Bathtime has become a lot of fun of late. You're good enough at sitting that you can sit there on your little sponge and splash away. Tonight, you bent a little too far over and planted your face in the water, but it didn't bother you. I scooped you up quickly and you went right on splashing - though Daddy announced he would take over. (He claims it was because he didn't want a piece of cake, which Connor was asking for, so he preferred to deal with you in the tub than with Connor and the inevitable mess. I think it was to protect you.)

Last Saturday, we were hanging around outside on the deck with some friends, and you were sitting on a blanket playing. Connor came by, which made you absolutely laugh, and the two of you sat and played in your weird little way for quite some time. A friend of mine asked if y'all do this often and yes, is the answer. Every day you and Connor play in your own world. And as an outsider looking in, I can report that your world looks really fun.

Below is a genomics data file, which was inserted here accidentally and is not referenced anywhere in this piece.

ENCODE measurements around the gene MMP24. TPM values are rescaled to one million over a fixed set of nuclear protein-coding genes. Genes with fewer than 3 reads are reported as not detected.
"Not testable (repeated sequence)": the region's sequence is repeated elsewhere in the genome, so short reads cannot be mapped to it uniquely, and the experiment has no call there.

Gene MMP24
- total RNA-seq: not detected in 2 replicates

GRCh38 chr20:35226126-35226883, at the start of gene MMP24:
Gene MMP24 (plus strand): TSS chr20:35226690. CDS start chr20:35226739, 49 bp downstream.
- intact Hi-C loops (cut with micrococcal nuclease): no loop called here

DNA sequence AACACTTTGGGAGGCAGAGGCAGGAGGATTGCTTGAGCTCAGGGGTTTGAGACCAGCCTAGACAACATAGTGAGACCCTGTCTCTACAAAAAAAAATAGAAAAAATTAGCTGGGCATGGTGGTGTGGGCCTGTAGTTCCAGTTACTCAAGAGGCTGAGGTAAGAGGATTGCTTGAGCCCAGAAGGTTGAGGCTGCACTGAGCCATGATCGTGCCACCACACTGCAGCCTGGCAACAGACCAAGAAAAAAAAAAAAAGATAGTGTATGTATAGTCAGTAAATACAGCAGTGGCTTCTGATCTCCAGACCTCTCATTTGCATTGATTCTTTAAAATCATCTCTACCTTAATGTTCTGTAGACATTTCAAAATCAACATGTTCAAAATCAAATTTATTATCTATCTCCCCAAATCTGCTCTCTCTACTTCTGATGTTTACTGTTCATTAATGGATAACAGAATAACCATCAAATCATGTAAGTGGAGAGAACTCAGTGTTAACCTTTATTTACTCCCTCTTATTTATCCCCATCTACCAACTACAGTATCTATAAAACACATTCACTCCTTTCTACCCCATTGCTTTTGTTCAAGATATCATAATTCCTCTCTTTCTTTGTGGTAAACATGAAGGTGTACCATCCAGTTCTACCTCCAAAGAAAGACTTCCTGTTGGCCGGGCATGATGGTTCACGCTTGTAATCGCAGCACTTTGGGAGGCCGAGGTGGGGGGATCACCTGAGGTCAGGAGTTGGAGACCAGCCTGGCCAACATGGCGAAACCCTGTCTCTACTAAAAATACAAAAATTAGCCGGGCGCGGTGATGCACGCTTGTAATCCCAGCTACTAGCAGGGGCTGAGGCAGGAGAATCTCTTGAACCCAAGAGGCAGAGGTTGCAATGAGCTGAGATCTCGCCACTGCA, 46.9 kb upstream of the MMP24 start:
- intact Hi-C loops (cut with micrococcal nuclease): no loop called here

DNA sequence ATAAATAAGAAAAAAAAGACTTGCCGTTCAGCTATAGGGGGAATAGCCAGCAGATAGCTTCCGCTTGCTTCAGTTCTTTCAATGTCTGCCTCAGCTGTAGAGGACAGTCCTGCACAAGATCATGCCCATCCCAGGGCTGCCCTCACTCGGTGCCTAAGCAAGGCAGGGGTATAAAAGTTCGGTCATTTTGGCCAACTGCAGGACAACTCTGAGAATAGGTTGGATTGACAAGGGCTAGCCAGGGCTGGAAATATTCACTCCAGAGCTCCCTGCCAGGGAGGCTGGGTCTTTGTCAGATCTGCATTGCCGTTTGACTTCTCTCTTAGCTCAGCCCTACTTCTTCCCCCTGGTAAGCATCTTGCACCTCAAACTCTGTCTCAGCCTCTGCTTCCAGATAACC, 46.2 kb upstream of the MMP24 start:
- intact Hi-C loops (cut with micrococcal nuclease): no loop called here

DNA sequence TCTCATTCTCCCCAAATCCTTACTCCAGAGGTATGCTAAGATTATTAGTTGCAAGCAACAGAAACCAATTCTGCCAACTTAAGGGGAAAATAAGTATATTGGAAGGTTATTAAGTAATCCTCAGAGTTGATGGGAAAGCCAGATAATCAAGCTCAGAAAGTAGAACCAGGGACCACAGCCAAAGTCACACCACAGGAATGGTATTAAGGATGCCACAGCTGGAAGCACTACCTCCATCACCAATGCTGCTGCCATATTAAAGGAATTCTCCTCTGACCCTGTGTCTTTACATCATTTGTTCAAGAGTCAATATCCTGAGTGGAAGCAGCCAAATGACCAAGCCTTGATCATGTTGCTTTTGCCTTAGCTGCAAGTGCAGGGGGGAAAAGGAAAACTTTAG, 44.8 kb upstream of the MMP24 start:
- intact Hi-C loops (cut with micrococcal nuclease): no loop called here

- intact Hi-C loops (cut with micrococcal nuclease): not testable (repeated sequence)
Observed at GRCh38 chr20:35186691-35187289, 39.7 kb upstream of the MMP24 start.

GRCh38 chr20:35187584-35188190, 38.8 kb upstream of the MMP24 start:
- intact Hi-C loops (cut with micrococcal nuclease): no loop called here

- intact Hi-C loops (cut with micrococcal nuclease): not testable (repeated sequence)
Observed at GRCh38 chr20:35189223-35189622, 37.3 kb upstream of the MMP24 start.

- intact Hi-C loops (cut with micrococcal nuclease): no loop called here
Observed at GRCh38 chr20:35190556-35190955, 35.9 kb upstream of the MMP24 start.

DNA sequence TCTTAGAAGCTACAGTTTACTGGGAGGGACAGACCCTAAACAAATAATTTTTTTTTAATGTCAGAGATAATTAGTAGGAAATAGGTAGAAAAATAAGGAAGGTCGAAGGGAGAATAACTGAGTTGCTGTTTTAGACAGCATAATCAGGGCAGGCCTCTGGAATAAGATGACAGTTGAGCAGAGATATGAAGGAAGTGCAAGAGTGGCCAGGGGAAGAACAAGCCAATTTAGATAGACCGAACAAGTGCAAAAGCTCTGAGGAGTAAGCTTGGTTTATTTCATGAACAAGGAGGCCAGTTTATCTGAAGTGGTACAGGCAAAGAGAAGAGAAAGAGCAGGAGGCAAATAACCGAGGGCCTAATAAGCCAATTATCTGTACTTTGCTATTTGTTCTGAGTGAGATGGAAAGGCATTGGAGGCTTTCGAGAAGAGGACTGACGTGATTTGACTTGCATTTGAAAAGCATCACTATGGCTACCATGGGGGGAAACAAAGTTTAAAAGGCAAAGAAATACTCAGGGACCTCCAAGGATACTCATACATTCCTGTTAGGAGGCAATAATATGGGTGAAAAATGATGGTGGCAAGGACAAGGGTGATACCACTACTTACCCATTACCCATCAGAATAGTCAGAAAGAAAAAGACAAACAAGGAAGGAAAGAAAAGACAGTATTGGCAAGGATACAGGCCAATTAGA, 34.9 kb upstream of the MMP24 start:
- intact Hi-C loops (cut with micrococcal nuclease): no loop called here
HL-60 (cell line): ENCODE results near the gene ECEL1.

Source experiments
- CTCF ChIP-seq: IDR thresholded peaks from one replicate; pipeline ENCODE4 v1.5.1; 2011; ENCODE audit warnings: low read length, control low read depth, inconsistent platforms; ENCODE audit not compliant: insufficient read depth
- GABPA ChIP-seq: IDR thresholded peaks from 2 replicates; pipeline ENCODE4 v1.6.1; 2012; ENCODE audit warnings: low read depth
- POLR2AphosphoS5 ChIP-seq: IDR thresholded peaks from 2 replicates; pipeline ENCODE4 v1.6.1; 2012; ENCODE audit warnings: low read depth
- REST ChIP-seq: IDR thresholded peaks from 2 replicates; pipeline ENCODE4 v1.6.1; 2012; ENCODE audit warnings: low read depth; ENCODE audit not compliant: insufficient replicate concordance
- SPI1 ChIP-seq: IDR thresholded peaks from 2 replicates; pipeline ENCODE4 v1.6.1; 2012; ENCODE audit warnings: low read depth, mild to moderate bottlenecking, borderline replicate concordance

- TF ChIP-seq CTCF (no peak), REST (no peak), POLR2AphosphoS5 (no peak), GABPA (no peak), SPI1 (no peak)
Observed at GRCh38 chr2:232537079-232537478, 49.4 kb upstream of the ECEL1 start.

You still have the ability to light a room, Helen.


Tuesday, May 13, 2008

Happy 33 month birthday, Connor

Dear Connor,

Yesterday, you turned 33 months old. Someday, you will be sitting around in a bar marveling at the number 33 and its significance on the side of a Rolling Rock bottle. Right now, it's just a big number, like all of the other numbers over 4, I suppose.